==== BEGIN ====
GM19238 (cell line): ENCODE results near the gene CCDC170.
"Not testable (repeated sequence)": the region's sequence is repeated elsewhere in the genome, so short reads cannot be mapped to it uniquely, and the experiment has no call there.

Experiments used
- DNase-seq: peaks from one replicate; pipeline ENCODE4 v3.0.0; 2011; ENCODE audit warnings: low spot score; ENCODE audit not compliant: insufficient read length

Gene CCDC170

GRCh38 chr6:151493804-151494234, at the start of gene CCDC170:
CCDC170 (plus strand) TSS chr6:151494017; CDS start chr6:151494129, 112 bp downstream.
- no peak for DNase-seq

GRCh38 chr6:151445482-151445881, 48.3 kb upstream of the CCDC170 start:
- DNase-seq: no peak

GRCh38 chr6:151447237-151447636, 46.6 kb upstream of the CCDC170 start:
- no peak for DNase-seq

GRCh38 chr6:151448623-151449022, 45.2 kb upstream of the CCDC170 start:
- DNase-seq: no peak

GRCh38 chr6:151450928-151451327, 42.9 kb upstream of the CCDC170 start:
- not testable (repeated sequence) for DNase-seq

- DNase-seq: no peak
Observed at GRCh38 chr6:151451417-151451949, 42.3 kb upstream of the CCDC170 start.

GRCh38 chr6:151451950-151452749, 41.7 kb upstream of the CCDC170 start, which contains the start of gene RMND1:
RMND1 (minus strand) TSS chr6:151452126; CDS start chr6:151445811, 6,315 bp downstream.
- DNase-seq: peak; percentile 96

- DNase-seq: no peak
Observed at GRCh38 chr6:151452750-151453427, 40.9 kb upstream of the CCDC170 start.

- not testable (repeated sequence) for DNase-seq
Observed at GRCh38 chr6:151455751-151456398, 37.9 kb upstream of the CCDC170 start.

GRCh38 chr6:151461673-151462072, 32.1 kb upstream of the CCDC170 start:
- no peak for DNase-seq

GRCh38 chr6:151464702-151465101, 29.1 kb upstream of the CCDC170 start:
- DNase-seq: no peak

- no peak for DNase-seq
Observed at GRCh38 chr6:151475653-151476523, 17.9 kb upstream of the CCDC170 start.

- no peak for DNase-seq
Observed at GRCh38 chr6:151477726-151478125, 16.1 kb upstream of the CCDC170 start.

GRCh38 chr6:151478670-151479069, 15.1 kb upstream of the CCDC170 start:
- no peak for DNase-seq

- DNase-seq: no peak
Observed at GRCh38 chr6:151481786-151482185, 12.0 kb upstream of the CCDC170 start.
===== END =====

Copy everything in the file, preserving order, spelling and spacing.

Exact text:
GM19238 (cell line): ENCODE results near the gene CCDC170.
"Not testable (repeated sequence)": the region's sequence is repeated elsewhere in the genome, so short reads cannot be mapped to it uniquely, and the experiment has no call there.

Experiments used
- DNase-seq: peaks from one replicate; pipeline ENCODE4 v3.0.0; 2011; ENCODE audit warnings: low spot score; ENCODE audit not compliant: insufficient read length

Gene CCDC170

GRCh38 chr6:151493804-151494234, at the start of gene CCDC170:
CCDC170 (plus strand) TSS chr6:151494017; CDS start chr6:151494129, 112 bp downstream.
- no peak for DNase-seq

GRCh38 chr6:151445482-151445881, 48.3 kb upstream of the CCDC170 start:
- DNase-seq: no peak

GRCh38 chr6:151447237-151447636, 46.6 kb upstream of the CCDC170 start:
- no peak for DNase-seq

GRCh38 chr6:151448623-151449022, 45.2 kb upstream of the CCDC170 start:
- DNase-seq: no peak

GRCh38 chr6:151450928-151451327, 42.9 kb upstream of the CCDC170 start:
- not testable (repeated sequence) for DNase-seq

- DNase-seq: no peak
Observed at GRCh38 chr6:151451417-151451949, 42.3 kb upstream of the CCDC170 start.

GRCh38 chr6:151451950-151452749, 41.7 kb upstream of the CCDC170 start, which contains the start of gene RMND1:
RMND1 (minus strand) TSS chr6:151452126; CDS start chr6:151445811, 6,315 bp downstream.
- DNase-seq: peak; percentile 96

- DNase-seq: no peak
Observed at GRCh38 chr6:151452750-151453427, 40.9 kb upstream of the CCDC170 start.

- not testable (repeated sequence) for DNase-seq
Observed at GRCh38 chr6:151455751-151456398, 37.9 kb upstream of the CCDC170 start.

GRCh38 chr6:151461673-151462072, 32.1 kb upstream of the CCDC170 start:
- no peak for DNase-seq

GRCh38 chr6:151464702-151465101, 29.1 kb upstream of the CCDC170 start:
- DNase-seq: no peak

- no peak for DNase-seq
Observed at GRCh38 chr6:151475653-151476523, 17.9 kb upstream of the CCDC170 start.

- no peak for DNase-seq
Observed at GRCh38 chr6:151477726-151478125, 16.1 kb upstream of the CCDC170 start.

GRCh38 chr6:151478670-151479069, 15.1 kb upstream of the CCDC170 start:
- no peak for DNase-seq

- DNase-seq: no peak
Observed at GRCh38 chr6:151481786-151482185, 12.0 kb upstream of the CCDC170 start.